Stevie Davis is from Topeka, Kansas, and lives with his wife and two sons in Kansas City, where he works as a firefighter. “The Shadow Knows the Corner, the Corner Knows the Dust” is his first published story.

The Shadow Knows the Corner, the Corner Knows the Dust

posted Aug 8, 2007

Here is a small city in the north of Spain. Around here are the towns Americans imagine, when they imagine the towns here. In September, this place is a place to be. It is green and smells old and clean in a way our nursing homes have robbed us of. He lived for a little while in a room just big enough for a bed, a water closet and a desk. He loved the room without ever knowing which way the window was facing. This is a love of place only we have learned to feel. Your lives without this love are secret pities we harbor.; Outside was a blacktop soccer field where he’d watch the boys and men play in the afternoon. Bad ham and white bread and table wine, the noise of a fan with no guard.

He fell in with a few American kids around the city. On the weekends, they would take the bus to the coast just to sleep out on the beach. German men played badminton naked there during the day, but at night it was cool and up the bluff there was a town, made up of a few stores along the road. The people of the countryside, women with long gray hairs on their faces, peasants and pilgrims, smoked dark tobacco and laughed. Wash down Dramamine, sink into the rocking diesel, the asphalt road through the hills.

They walked around the in the daytime, and waded nipple-deep into the cold saltwater. Some of the kids had gear for traveling. He slept in a wool blanket, curled against a big, soft woman with a Mississippi mouth. He would wake to a world of green. Everything save the sea and the sky and the sand was green, like he used to imagine Ireland. The rest was simple grey.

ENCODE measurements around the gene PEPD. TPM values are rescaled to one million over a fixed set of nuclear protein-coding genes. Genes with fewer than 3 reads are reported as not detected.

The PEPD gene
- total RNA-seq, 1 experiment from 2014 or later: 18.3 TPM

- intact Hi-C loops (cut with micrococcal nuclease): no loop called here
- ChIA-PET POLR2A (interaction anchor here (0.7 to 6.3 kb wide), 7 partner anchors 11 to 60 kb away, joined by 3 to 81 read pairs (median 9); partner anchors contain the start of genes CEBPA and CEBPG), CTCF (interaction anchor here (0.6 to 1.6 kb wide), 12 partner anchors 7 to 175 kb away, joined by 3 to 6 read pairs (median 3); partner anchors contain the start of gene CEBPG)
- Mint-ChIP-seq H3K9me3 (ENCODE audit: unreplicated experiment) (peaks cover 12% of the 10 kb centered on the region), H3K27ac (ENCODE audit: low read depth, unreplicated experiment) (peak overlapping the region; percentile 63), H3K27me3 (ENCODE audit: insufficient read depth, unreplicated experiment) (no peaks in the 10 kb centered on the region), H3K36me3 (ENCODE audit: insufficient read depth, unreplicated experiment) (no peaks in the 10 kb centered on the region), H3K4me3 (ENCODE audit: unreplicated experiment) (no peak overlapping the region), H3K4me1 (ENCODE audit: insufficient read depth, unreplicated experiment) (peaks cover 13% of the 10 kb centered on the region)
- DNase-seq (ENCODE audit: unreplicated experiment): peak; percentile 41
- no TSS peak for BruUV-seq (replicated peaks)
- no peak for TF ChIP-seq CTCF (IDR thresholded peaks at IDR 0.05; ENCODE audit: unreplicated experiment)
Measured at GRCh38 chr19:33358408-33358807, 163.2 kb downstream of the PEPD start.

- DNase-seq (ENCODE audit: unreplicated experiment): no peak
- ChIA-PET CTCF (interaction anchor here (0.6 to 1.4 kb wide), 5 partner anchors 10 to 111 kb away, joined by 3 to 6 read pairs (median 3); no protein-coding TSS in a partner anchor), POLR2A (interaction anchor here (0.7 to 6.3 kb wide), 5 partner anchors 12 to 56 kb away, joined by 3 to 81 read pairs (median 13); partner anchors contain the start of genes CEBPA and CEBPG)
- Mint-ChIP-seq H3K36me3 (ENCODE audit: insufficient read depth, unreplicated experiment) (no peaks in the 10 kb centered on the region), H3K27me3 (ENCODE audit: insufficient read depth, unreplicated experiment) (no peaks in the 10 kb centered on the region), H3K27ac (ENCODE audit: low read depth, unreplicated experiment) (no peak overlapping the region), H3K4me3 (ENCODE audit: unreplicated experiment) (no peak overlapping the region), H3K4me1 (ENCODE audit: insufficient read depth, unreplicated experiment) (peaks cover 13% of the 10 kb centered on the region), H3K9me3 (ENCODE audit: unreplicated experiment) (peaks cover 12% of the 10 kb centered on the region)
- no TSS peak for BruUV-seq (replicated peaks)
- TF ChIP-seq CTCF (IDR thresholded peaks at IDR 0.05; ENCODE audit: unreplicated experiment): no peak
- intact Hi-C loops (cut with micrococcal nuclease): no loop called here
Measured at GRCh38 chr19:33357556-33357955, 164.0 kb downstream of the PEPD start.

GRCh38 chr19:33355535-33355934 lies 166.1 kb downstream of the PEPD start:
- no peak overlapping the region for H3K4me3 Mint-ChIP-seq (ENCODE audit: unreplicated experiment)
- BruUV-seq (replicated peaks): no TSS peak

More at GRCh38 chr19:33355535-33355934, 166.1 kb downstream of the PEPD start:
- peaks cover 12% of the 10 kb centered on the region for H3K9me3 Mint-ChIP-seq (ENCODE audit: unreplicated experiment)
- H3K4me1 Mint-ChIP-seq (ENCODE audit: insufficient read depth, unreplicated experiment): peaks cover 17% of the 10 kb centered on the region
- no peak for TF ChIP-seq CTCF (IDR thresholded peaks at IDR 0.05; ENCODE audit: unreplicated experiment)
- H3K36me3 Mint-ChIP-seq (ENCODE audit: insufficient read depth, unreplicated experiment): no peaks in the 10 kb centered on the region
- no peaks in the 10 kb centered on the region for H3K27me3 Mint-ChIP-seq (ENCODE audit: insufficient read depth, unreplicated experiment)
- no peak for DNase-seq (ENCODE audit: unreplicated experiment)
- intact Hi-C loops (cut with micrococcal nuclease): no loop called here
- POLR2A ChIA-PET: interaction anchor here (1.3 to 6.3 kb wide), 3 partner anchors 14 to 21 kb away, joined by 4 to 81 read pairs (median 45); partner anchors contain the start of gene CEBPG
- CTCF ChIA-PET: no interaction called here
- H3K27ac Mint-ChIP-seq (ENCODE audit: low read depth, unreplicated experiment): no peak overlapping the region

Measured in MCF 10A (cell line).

Not long after moving in, he was asked to leave his rooming house. His Spanish was too weak to argue, so he left for the beach with everything rolled up in the wool blanket.

He took the bus out to the little town above the beach. The waiters in the hotel café squeezed the orange juice fresh. They spoke to him in Gallego, mocking his Mexican accent, and practiced their English—a scratchy quilt of brand new cussing. He ate there every afternoon, taking away an unlabeled jug of fresh green wine every night. He was careful not to overtip.

Evergreens and palms grew side-by-side.

There he slept alone, between the fog and the blanket. He would wake up stiff and damp, with sand in his teeth and dew dotting the hair at the back of his neck. Rolling the wine bottles into his blanket, he walked down the shore, to a little stand that sold boiled sea-food. He traded the bottles for a little plate of squid or whitefish. He gave his watch to a peasant in a tweed scally cap. He stripped off his clothes and waded out a way. He splashed around, and felt the prickled sea-things wash against his legs. Naked and waist deep, shivering and stiff, he shit into the Atlantic.

He was sitting on the little peninsula, leaned against the stone ruins of a house, with a bottle of wine, when the American kids returned. They offered him a little room in their flat, recently vacated by a college student who had returned home, dragging his first broken heart and his study abroad beard back to Indianapolis, leaving six months rent behind. He agreed. To speak English again, to break bottles on pavement, the thought of these small reliefs caught him off-guard. To avoid weeping, he was forced to turn his head and exhale forcibly. It was easy to drink port wine and imagine letters home in that close room. The newly minted man from Indiana had left behind a small wake of boyhood flotsam. Three month’s rent in CDs and a $30 set of headphones, a few sheets of notebook paper, a trashcan to spit tobacco juice in, and a few bottles in the refrigerator. A couple easy things make time seem easy, too. And they were good times, near as he could figure.

Sometimes, like all of us do, he pretended he was in prison. He sat at the foot of the bed with the wool blanket and pillow cast off onto the floor. He sat naked on the naked mattress. He did push ups along side the bed, his nipples tweaking cold tile. He killed the roaches and notched one, two, three, four marks and a slash in the desktop. When he drained a bottle, he padded down the hall to the kitchen, forgetting the penitentiary code of his idle.